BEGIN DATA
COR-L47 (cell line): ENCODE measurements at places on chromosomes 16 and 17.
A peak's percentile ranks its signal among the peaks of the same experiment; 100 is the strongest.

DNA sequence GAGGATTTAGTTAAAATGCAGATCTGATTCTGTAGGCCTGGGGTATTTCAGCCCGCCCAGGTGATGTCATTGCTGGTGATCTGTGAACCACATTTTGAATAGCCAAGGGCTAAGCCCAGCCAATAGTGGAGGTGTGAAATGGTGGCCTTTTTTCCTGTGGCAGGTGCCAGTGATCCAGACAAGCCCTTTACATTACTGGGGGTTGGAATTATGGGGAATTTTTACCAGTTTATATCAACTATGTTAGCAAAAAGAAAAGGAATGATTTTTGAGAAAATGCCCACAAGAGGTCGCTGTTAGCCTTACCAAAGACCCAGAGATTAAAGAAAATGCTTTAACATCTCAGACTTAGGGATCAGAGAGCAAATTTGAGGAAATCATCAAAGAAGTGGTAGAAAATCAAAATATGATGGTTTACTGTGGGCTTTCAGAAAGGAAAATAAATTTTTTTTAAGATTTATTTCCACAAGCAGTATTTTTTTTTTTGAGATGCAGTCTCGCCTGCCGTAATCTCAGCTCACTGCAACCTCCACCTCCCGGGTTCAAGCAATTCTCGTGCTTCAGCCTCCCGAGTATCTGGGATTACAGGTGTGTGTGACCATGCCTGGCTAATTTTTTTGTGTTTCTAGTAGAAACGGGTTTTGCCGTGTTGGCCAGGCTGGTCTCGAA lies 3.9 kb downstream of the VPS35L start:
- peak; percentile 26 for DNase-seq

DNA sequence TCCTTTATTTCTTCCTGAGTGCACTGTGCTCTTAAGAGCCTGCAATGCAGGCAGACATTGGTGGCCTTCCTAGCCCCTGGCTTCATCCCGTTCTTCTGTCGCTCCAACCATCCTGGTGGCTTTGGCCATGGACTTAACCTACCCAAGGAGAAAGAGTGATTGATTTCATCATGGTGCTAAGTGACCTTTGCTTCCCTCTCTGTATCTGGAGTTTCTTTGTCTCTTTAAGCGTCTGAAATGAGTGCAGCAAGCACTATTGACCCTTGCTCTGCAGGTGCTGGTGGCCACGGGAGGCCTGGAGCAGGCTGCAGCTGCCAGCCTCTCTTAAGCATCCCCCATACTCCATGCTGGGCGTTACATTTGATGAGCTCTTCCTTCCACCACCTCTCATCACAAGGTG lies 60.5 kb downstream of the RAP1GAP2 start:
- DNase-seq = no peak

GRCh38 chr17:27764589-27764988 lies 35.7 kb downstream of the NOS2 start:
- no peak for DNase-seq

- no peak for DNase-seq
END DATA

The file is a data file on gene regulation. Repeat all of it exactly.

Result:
COR-L47 (cell line): ENCODE measurements at places on chromosomes 16 and 17.
A peak's percentile ranks its signal among the peaks of the same experiment; 100 is the strongest.

DNA sequence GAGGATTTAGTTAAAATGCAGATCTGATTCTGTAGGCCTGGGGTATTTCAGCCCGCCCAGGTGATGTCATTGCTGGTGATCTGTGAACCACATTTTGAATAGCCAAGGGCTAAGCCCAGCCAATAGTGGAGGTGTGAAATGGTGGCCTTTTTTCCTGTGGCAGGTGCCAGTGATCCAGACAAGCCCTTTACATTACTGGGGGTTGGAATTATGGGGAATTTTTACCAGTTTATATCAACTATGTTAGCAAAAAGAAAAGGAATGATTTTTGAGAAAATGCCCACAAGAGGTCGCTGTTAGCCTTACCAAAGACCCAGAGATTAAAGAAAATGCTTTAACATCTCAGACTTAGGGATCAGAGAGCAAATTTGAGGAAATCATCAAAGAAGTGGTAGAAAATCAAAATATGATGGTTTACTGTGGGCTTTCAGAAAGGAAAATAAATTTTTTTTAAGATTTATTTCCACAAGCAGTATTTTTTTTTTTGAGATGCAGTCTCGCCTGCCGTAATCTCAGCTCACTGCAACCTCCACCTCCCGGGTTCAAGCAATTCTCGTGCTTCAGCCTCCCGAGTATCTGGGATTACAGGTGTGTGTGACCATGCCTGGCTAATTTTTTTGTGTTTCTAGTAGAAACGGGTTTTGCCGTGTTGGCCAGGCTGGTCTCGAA lies 3.9 kb downstream of the VPS35L start:
- peak; percentile 26 for DNase-seq

DNA sequence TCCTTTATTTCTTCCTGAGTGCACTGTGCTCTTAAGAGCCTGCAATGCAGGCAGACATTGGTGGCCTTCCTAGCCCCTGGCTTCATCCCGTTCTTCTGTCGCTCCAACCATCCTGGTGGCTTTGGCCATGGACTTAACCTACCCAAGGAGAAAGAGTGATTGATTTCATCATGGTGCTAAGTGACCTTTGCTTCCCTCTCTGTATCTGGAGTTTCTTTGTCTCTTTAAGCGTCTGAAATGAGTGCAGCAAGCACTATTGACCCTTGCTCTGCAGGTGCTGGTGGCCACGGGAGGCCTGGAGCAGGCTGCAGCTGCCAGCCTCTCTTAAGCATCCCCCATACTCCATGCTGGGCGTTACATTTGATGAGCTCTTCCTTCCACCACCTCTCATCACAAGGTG lies 60.5 kb downstream of the RAP1GAP2 start:
- DNase-seq = no peak

GRCh38 chr17:27764589-27764988 lies 35.7 kb downstream of the NOS2 start:
- no peak for DNase-seq

- no peak for DNase-seq